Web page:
Think Python

Several years ago, when I was learning about Python for the first time, I read the online book: "How to think like a computer scientist". Today I just finished Think Python: How To Think Like a Computer Scientist by Allen B. Downey (free e-version) which is an evolved version of this book.

You should read this book if you want to learn programming or if you want to learn python. But if you already have advanced programming skills then I would suggest to just skim the free online version and spend your money on a more advanced python book.

Think Python starts with the most basic things like operators, variables and assignment then functions, conditionals, recursion and iteration are introduced, followed up with strings, lists , dictionaries and tuples. The next chapter is a practical chapter on files and the book ends with 4 chapters introducing object oriented programming. Between the different chapters there are 4 case studies where the learned concepts and techniques are applied.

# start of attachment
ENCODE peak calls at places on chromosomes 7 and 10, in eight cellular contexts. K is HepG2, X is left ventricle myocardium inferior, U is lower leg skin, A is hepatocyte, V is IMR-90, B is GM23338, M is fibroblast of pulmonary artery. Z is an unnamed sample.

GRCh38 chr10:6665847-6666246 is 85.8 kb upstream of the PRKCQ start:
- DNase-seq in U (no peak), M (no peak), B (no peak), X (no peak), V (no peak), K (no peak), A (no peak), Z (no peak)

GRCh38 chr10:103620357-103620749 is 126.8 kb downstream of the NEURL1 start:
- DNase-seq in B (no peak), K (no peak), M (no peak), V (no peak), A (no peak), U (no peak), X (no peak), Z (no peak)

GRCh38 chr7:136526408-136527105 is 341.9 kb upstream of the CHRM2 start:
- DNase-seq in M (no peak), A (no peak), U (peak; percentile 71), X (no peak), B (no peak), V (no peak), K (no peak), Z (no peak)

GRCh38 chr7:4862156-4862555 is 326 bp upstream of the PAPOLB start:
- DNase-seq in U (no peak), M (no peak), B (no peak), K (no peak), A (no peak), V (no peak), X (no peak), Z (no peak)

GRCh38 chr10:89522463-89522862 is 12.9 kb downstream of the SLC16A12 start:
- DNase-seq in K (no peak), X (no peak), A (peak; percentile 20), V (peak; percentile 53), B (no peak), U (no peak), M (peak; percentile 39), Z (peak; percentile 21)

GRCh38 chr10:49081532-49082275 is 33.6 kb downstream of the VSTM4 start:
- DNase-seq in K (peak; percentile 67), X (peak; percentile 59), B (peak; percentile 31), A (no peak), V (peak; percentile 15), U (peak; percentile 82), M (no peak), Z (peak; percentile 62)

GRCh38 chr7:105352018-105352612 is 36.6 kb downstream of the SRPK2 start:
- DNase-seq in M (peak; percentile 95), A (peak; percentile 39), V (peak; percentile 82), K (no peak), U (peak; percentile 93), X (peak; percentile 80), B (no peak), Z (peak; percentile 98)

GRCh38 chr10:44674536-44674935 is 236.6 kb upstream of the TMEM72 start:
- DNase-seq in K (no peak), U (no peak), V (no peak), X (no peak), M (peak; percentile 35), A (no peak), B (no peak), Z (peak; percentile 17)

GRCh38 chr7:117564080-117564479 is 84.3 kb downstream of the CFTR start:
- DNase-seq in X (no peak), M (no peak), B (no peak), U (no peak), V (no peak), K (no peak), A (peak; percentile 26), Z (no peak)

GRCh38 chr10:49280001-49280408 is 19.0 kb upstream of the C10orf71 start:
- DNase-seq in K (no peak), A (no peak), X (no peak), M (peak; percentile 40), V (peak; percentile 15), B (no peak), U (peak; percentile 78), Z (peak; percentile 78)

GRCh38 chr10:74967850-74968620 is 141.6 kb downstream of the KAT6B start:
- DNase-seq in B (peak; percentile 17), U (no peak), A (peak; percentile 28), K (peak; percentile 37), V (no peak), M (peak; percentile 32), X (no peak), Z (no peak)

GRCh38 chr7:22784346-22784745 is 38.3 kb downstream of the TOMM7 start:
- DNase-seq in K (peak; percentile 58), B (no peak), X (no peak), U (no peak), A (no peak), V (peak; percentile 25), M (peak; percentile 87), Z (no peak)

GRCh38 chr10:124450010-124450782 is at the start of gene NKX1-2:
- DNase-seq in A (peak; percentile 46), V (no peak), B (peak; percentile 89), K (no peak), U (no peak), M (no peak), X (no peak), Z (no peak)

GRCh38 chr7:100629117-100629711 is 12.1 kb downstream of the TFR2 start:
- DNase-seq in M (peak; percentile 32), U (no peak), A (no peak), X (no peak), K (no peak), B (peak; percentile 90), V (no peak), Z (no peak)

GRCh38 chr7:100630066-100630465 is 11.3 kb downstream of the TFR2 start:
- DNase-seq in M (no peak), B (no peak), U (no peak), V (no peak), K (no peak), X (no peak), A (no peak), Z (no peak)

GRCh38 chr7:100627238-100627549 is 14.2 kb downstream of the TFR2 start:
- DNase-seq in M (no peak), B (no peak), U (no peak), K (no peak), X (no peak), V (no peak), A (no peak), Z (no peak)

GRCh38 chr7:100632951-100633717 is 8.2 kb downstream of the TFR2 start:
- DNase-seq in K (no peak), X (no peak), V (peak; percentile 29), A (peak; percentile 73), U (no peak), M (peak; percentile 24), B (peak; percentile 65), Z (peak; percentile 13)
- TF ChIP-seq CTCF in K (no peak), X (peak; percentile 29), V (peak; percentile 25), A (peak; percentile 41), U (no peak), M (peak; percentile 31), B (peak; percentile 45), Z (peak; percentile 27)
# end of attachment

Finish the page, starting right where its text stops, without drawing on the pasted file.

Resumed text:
What you won't learn in this book: 

  • what the different standard libraries are
  • web development in python
  • popular (scientific) libraries like numpy
  • writing (unit) tests for your programs
  • Python 3, except some small remarks
What I particularly  liked:
  • the information about debugging your programs at the end of every chapter and the appendix 
  • the step by step introduction to object-oriented programming
  • the case studies
  • the exercises
  • the glossary at the end of every chapter
As you might have inferred from the above, this book is not a reference book (we have the web for that) but a book that learns you to think like a programmer.

An alternative way to learn Python is Learn Python the Hard Way (html) (pdf + epub + video) by Zed Shaw.

Other books by Allen B. Downey:

If you want to improve your Python skills then take a look at this list of advanced books. I especially liked Expert Python Programming by Tarek Ziadé.

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